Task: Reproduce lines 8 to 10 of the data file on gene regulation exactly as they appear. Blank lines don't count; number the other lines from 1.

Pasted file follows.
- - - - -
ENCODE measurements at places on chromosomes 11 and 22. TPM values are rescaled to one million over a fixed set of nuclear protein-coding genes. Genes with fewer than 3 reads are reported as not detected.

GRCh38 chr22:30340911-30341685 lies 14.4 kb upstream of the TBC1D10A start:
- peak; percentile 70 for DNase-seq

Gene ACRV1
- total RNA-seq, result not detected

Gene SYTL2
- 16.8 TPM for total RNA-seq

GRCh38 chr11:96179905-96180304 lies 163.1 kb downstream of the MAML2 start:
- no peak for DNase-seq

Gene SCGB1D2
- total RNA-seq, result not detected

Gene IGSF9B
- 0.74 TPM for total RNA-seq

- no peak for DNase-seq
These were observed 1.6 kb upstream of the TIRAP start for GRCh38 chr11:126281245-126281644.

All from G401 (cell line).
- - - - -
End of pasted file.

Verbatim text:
GRCh38 chr11:96179905-96180304 lies 163.1 kb downstream of the MAML2 start:
- no peak for DNase-seq

Gene SCGB1D2